21. ‘Alias Grace’ by Margaret Atwood

I chose to read Alias Grace partly because I wanted to read the book before I watched the TV show, and partly because I wanted a big, already battered book to take with me to the Hay Festival. It turned out to be the perfect read for trains, bus replacements and waiting at bus stops in the rain.

Alias Grace tells the story of Grace Marks, a real-life Canadian woman imprisoned for murder in the 1840s. She worked as a servant in the household of bachelor Thomas Kinnear, where she was accused of killing her master and the housemaid, Nancy Montgomery, with the help of James McDermott, another servant in the house and, supposedly, her lover. The novel is told partly through real-life accounts and newspaper clippings from the time, and partly through letters written by Simon Jordan, a fictional doctor who interviews Grace Marks years later and becomes more and more drawn into her story. But the most important sections are the long, detailed accounts of Grace’s life, as told by Grace herself. The central question of the book is: did she do it?

“Sometimes at night I whisper it over to myself: murderessmurderess. It rustles, like a taffeta skirt across the floor.”

In this novel, Atwood has created an incredibly rich and detailed world. She has clearly done tons of research, but it doesn’t read like a big exposition dump (‘Look how much I know about this time!’); instead the research does just what it’s supposed to – it fleshes out the world so that the reader gets totally sucked in. My favourite sections were just Grace Marks describing her daily duties as a servant in a wealthy 1800s household – doing the laundry, lighting the stove, scrubbing the floors (and, surprise, everything takes ages and is hella complicated). Even hopping between buses and trains, I found that I could slip right back into this wonderfully drawn world as soon as I opened the book.

Unsurprisingly for Atwood, feminist ideas dominate in Alias Grace. They’re mainly explored through the dreadful injustices that the female characters suffer, mostly to do with society’s ideas of female virtue at this time, and how a ruined reputation could literally be a matter of life and death. Violence and the threat of death are a real part of these women’s lives, and Atwood does an incredible job of depicting the disenfranchisement of poor women in the 1800s. Grace’s friend Mary Whitney knows about this better than anyone, and the section about her is brilliant and heartbreaking.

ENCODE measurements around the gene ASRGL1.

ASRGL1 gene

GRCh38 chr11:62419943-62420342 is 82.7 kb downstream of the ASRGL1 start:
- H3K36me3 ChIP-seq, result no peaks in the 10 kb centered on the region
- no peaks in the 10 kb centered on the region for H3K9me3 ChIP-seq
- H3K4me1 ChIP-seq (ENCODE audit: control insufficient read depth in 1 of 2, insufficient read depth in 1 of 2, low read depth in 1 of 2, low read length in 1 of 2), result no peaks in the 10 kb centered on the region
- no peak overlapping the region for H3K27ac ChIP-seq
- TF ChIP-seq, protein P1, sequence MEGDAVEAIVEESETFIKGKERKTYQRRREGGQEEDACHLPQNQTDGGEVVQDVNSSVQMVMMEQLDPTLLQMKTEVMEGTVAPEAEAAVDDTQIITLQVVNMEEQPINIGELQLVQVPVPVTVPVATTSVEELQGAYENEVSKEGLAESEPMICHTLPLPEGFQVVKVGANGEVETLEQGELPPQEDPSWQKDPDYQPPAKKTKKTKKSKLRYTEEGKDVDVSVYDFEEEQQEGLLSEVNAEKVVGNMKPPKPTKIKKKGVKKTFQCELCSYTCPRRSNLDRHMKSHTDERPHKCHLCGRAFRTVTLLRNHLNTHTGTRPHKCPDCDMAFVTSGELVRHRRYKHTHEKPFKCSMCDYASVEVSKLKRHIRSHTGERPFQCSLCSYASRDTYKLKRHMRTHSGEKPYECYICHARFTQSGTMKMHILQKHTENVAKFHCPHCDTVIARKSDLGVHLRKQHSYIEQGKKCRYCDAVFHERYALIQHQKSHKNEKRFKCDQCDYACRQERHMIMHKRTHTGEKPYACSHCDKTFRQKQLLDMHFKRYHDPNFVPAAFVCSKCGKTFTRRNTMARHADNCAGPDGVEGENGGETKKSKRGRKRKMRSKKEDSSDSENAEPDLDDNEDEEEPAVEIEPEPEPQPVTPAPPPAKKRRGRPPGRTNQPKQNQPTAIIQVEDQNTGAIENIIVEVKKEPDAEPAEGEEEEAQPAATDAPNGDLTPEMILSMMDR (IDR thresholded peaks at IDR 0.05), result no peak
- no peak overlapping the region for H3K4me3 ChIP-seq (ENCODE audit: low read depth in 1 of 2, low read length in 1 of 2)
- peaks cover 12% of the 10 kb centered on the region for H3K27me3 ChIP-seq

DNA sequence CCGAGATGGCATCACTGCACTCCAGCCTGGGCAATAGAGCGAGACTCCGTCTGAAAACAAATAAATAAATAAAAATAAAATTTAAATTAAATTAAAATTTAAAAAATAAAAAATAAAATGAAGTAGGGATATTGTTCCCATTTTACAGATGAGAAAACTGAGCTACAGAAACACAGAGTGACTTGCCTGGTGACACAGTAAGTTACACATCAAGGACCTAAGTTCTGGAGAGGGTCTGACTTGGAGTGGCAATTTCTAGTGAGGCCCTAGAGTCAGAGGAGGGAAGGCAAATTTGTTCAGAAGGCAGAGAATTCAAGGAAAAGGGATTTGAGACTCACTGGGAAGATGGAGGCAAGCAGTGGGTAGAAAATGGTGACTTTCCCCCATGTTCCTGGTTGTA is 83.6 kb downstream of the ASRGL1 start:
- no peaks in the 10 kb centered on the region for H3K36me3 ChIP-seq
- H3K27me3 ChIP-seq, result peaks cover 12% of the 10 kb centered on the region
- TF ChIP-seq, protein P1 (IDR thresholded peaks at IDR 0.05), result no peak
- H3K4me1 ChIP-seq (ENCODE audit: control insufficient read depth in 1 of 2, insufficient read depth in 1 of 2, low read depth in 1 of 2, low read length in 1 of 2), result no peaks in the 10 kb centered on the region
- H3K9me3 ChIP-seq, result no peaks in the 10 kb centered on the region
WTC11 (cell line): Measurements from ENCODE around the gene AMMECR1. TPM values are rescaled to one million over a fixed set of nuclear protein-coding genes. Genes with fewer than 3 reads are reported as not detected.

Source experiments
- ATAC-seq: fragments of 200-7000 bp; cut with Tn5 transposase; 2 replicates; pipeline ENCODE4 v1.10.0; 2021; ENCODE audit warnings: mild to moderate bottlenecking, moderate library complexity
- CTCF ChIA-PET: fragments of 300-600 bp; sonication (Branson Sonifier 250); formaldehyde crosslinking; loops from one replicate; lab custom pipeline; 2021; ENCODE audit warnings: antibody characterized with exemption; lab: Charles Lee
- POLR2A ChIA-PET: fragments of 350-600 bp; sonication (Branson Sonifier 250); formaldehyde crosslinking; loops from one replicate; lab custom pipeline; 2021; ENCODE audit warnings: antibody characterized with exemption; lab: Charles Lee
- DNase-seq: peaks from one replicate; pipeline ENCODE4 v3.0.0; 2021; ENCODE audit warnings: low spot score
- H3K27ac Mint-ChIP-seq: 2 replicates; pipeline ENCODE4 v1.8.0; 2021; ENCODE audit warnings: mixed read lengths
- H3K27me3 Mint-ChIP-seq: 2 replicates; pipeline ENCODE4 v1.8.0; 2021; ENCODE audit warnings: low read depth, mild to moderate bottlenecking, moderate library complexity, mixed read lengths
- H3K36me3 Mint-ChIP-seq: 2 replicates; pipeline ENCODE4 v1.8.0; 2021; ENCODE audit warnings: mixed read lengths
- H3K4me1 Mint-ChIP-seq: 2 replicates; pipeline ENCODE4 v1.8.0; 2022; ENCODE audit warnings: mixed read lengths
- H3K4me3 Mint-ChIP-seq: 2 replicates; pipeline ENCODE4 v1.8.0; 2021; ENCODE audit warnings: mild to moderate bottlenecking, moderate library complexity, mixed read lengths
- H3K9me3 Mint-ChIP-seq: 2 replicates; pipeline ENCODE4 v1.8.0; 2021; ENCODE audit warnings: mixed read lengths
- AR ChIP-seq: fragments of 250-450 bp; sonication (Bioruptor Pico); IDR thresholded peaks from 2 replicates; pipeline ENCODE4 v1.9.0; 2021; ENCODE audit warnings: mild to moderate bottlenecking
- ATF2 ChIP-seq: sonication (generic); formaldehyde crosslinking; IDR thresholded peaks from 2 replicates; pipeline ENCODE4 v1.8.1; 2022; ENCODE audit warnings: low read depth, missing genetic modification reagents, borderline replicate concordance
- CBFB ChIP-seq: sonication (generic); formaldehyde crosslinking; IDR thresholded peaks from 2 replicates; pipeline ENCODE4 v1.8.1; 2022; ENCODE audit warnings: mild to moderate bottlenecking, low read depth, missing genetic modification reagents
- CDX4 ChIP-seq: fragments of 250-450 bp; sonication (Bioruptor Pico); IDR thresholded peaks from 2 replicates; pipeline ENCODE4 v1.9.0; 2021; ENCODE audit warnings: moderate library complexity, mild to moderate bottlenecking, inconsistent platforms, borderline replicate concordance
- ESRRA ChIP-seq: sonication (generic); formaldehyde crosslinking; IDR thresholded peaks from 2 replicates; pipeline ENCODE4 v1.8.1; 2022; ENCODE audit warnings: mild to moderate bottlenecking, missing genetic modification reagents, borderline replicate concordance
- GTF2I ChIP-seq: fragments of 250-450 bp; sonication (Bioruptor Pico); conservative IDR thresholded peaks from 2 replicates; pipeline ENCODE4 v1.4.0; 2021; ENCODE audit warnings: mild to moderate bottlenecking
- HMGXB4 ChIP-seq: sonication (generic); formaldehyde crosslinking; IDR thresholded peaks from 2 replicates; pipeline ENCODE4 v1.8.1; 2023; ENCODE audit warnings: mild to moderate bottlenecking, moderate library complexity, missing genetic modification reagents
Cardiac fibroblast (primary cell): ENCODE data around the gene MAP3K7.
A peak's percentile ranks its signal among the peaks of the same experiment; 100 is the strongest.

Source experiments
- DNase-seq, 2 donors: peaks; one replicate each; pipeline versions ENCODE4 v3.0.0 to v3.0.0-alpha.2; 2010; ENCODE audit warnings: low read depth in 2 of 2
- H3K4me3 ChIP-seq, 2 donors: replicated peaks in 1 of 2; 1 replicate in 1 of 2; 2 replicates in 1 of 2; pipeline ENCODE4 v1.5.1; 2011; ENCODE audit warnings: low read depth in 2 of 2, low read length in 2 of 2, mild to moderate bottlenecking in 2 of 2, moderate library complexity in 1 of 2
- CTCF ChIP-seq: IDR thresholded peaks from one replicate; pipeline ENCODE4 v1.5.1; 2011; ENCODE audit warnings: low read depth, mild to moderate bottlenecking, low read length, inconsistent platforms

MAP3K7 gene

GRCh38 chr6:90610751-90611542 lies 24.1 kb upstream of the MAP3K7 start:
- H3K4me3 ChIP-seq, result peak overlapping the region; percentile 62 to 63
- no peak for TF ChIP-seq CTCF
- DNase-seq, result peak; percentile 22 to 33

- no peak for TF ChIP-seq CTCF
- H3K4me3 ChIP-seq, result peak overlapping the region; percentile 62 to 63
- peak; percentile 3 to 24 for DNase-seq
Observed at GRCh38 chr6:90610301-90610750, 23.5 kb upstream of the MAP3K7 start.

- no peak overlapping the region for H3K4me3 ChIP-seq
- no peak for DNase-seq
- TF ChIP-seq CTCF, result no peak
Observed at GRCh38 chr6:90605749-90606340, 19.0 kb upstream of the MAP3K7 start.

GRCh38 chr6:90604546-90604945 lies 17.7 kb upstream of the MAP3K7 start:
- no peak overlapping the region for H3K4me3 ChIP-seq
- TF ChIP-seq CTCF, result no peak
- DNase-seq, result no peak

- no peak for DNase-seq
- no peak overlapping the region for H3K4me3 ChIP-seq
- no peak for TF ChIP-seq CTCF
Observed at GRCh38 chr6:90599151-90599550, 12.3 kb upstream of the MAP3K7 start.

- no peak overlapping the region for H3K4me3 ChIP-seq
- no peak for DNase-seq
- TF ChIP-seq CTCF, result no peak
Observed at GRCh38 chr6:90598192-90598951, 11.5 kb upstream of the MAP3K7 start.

“…once you are found with a man in your room you are the guilty one, no matter how they get in.”

Of course, Grace knows all about mistreatment too. The book charts almost her entire life, and it is not an easy one. From travelling from Ireland to America as a child, to life with her abusive, alcoholic father, to her string of servant jobs in various households (often under the command of predatory masters), Atwood gives a complex and troubled history to a character simply labelled by history as ‘murderess’. As for the question of whether she really is a murderess, I won’t spoil where the book goes, but I imagine some readers will be satisfied (I was) and some will not.

(I should also add that, of course, this is a fictionalised account of Grace Marks’ life and Atwood has taken a lot of creative liberties here, although she does highlight some of the issues with the actual accounts of the murders from the time. Still, Alias Grace is about deciding whether the character of Grace Marks is guilty or not, not the real woman.)

I also want to mention the recurring theme of quilts. Grace admires the quilts her friends and masters own, and she dreams about making her own and the pattern she would use. (In fact, the sections of this book are all named after quilt patterns.) I’m a bit obsessed with sewing and textiles myself, so obviously this motif appealed to me, but I also loved how it tied in with the feminist themes of the novel: quilting has been a sort of hidden art, dismissed for centuries as ‘female’ and ‘domestic’, but filled with hidden meanings for those who understand it.

I really enjoyed Alias Grace. If you want to lose yourself in a massive novel with a compelling central character and heaps of historical detail, you can’t go far wrong with this one. I hope the TV show is just as enjoyable!

“He doesn’t understand yet that guilt comes to you not from the things you’ve done, but from the things that others have done to you.”

Have you read this book? I’d love to know your thoughts!

If you want to read it, you can buy Alias Grace here.